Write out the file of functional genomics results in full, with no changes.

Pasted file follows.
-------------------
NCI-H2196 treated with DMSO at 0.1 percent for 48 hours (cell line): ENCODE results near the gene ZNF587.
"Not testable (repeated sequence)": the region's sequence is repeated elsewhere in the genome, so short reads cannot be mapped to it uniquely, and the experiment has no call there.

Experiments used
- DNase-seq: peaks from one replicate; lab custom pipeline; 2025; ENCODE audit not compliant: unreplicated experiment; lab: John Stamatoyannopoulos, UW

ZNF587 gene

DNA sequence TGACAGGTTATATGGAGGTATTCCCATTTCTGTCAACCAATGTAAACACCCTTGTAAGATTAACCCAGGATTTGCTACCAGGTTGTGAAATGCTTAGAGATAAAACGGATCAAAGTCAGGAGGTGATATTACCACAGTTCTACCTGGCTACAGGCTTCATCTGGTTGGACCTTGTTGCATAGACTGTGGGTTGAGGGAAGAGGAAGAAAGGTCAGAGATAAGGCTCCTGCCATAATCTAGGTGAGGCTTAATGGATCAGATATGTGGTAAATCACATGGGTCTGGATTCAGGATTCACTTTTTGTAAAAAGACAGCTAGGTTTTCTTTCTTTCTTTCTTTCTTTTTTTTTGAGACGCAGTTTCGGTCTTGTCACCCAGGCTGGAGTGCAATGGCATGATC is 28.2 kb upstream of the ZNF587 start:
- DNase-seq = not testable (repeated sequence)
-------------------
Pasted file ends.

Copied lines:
NCI-H2196 treated with DMSO at 0.1 percent for 48 hours (cell line): ENCODE results near the gene ZNF587.
"Not testable (repeated sequence)": the region's sequence is repeated elsewhere in the genome, so short reads cannot be mapped to it uniquely, and the experiment has no call there.

Experiments used
- DNase-seq: peaks from one replicate; lab custom pipeline; 2025; ENCODE audit not compliant: unreplicated experiment; lab: John Stamatoyannopoulos, UW

ZNF587 gene

DNA sequence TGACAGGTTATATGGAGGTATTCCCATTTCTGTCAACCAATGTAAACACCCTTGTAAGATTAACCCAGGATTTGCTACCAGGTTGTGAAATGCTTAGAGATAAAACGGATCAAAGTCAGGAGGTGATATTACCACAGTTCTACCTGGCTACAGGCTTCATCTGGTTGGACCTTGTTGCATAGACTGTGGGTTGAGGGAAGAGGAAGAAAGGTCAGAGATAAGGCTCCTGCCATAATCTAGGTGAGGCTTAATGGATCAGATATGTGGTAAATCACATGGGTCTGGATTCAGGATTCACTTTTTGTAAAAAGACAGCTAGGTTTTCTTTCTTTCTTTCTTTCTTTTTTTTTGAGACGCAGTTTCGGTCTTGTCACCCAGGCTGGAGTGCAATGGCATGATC is 28.2 kb upstream of the ZNF587 start:
- DNase-seq = not testable (repeated sequence)